I sometimes feel like I live in a television show — and no, not our Hawaii Life show on HGTV! I mean one of those family-friendly shows on the joys and quirks of living in a small, close-knit rural community. For years when people asked what it was like living in Hawi, I would ask if they remembered the show Northern Exposure. The one in which the recently graduated physician from New York City is assigned to a fictional small town in Alaska. As IMDB puts it, “The location is remote, the people are weird” — at first all he wants is to get back to New York. But then the community grows on him.
I used to end with “Kohala is like a tropical Northern Exposure except we are missing the radio station and the ex-convict character.” Well now we have KNKR 96.1FM and online and our own beloved ex-con. And this weekendʻs North Kohala Reunion reminded me just how precious a community like this is — and the joy that comes from contributing to it and making the effort it takes to find your place in it.
What is the North Kohala Reunion?
The Kohala Reunion happens every five years, but 2020 became 2022 as with so many other events. Kohala Reunion takes place over a three-day weekend, exploring “Kohalaʻs past through music, cultural displays, food offerings from each of Kohalaʻs many ethnic groups.” The first day focuses on Hawaiian culture and pre-contact history; the second day on the sugar plantation era to the present; and the third day — along with many of the exhibits on display — is devoted to Kohalaʻs future.
The Kohala Reunion takes place at the Countyʻs Kamehameha Park complex in Kapaʻau. Former residents return from around Hawaiʻi and the continental U.S. to join the fun. Families and Kohala High school classes coordinate their reunions to coincide with the larger event, setting up tents around the main stage area.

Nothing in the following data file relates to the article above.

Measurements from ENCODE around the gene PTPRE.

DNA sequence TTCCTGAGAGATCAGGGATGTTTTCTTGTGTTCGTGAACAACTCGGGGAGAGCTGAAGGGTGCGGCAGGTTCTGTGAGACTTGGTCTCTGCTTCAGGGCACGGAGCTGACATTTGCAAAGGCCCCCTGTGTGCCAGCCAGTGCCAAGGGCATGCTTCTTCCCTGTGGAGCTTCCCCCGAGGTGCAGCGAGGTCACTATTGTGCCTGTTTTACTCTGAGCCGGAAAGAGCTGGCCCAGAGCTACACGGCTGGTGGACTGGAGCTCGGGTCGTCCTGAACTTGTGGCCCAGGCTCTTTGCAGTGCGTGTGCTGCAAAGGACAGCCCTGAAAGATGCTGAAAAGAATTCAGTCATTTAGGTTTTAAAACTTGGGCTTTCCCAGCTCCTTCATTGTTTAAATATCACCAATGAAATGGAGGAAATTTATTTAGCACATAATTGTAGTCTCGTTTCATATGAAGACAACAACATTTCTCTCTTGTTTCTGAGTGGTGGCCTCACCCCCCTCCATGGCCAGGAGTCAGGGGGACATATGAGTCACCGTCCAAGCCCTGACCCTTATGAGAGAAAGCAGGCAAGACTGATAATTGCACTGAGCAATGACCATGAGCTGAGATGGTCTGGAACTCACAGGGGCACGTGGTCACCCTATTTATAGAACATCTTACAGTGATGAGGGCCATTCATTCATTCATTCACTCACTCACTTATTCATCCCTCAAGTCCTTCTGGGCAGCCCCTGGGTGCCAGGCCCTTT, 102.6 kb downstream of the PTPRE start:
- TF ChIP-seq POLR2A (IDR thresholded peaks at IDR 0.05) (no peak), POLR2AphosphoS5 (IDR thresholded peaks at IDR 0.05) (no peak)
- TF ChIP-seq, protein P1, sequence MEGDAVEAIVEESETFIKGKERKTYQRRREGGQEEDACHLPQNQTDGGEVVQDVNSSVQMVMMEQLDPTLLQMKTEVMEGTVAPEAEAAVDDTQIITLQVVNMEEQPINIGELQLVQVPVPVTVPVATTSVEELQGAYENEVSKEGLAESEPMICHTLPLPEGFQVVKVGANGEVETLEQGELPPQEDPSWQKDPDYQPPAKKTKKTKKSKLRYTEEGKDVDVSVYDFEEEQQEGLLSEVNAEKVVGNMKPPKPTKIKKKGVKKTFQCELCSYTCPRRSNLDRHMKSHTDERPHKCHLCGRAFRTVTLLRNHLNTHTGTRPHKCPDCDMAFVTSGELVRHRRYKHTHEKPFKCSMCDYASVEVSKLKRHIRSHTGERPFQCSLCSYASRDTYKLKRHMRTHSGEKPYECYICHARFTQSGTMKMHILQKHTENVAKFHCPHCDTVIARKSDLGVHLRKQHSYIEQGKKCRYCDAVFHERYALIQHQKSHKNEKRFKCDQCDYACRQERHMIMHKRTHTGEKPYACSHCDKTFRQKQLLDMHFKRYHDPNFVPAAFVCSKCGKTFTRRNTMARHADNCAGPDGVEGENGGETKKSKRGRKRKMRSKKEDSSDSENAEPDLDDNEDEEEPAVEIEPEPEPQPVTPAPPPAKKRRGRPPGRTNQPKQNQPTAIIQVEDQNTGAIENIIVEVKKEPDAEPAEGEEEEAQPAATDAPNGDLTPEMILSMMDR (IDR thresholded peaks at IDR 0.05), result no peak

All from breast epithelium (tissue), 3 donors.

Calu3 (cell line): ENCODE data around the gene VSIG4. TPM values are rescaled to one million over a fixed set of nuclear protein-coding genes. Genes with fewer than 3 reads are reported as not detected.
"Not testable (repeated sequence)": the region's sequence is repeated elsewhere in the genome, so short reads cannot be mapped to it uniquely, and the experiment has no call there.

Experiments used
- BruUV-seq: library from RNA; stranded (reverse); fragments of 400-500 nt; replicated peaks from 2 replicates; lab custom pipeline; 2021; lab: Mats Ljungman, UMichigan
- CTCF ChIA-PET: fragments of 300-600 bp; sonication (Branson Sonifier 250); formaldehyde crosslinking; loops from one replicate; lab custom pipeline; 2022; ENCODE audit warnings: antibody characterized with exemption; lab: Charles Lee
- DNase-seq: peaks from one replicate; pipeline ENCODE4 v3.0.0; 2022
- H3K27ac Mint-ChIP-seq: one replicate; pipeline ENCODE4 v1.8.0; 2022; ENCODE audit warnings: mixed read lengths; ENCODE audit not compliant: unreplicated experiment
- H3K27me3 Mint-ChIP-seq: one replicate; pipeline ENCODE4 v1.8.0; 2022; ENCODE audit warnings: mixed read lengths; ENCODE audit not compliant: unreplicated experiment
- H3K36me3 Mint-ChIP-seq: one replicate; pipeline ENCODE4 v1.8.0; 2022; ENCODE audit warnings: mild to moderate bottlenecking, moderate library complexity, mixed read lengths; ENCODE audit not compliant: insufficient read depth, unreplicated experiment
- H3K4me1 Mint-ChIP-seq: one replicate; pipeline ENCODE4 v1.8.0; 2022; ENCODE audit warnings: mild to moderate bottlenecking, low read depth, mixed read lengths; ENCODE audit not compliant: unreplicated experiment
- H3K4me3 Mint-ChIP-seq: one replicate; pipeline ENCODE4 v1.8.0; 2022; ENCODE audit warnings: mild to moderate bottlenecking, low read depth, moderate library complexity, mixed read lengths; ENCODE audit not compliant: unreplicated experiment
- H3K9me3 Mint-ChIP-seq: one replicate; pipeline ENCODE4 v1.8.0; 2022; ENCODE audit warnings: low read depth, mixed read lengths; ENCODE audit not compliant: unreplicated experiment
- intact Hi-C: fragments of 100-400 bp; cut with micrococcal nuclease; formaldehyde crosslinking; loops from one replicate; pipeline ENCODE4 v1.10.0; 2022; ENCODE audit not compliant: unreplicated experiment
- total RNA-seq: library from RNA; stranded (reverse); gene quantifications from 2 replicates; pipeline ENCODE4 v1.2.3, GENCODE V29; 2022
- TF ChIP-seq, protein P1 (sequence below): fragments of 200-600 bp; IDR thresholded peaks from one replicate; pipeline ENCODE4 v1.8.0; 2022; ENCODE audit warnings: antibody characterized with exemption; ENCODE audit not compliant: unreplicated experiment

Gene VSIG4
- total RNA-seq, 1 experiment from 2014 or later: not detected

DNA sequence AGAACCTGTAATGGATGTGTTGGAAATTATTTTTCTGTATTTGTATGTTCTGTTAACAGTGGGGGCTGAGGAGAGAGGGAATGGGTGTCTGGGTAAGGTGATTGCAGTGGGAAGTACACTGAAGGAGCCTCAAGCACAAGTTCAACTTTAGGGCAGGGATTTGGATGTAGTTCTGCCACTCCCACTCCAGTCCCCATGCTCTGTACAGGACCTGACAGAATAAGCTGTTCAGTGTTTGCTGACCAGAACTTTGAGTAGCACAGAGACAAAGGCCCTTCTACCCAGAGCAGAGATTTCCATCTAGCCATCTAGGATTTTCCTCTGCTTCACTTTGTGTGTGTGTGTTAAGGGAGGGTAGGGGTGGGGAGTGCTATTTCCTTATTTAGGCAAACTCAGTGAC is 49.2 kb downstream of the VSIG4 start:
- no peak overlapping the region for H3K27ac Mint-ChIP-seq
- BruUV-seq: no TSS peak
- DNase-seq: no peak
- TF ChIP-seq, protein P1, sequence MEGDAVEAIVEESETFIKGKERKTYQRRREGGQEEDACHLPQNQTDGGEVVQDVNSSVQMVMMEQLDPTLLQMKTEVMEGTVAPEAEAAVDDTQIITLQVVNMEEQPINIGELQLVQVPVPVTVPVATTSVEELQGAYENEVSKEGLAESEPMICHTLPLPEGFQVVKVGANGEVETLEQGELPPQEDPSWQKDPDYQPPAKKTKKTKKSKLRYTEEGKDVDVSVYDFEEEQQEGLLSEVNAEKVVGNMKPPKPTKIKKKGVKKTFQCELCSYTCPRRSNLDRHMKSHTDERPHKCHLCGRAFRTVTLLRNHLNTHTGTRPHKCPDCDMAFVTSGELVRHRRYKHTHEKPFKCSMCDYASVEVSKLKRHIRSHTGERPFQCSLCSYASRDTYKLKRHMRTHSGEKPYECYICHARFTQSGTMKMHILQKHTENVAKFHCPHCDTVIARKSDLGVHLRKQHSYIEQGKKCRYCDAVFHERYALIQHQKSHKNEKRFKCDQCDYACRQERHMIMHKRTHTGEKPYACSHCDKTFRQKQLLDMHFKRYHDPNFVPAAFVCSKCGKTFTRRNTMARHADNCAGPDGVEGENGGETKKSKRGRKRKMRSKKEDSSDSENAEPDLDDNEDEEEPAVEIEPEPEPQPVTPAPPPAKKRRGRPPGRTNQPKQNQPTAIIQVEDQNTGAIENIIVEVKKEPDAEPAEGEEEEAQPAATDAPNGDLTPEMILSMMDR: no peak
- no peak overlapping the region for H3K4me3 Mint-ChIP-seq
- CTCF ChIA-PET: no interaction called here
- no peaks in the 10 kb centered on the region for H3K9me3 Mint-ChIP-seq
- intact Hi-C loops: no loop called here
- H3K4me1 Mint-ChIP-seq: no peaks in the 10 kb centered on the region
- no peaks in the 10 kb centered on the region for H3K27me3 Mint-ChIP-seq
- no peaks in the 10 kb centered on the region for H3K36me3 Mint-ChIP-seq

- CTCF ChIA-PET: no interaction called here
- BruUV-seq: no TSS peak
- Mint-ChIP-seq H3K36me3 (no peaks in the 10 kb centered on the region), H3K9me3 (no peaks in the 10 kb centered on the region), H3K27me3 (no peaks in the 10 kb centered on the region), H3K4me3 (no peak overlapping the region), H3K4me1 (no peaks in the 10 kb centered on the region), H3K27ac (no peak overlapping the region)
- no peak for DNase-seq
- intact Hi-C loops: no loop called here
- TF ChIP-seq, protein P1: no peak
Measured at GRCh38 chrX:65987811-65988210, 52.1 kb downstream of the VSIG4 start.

This yearʻs entertainment from local musicians ran the gamut from slack key to reggae to big band to rousing John Philip Sousa marches. And Kohala loves to dance! Multiple hula halau performed on the first day, and audience members spontaneously offered hula to their favorite songs as Hawaiian musicians took the stage. On the second day when I arrived I was tricked into joining a zumba workout to kick things off; later in the day there was a performance by the RMD Taiko group and an audience-participation Bon dance just before popular music bands played for dancing after dark.
Opportunities to Learn About Hawaiʻi as a Newcomer
As I newcomer myself decades ago, I found that participating in the traditions and events put on by your new community and volunteering with a local organization are two excellent ways to meet people and learn about Hawaiʻi in a way not available to you as a visitor.
I saw many newcomers (and a few tourists) inside the Gym during Kohala Reunion absorbed in the “talk story” sessions focused on Kohalaʻs history, and engaging with community members at the tables for the many organizations and projects to “keep Kohala, Kohala.”
Long-time Kohala residents and those returning home will study the maps of the plantation camps and point out where they grew up, while those of native Hawaiian descent point out their place in genealogies to younger family members. As I have blogged before, especially in conjunction with our Hawaii Life Conservation and Legacy Lands practice, Hawaiiʻs diverse cultural traditions are living history, visible in the lives, memories, and cultural practices of people today.
As newcomers, our care will always be welcome. But often we are seen as a threat to local identity and a way of life that communities devote a lot of energy to preserving, as Kohala Reunion demonstrates. By participating in the life of your new community, you will come to understand where and how to make your contribution. In return you will be offered the richness of interdependence and affection that is the hallmark of small town life.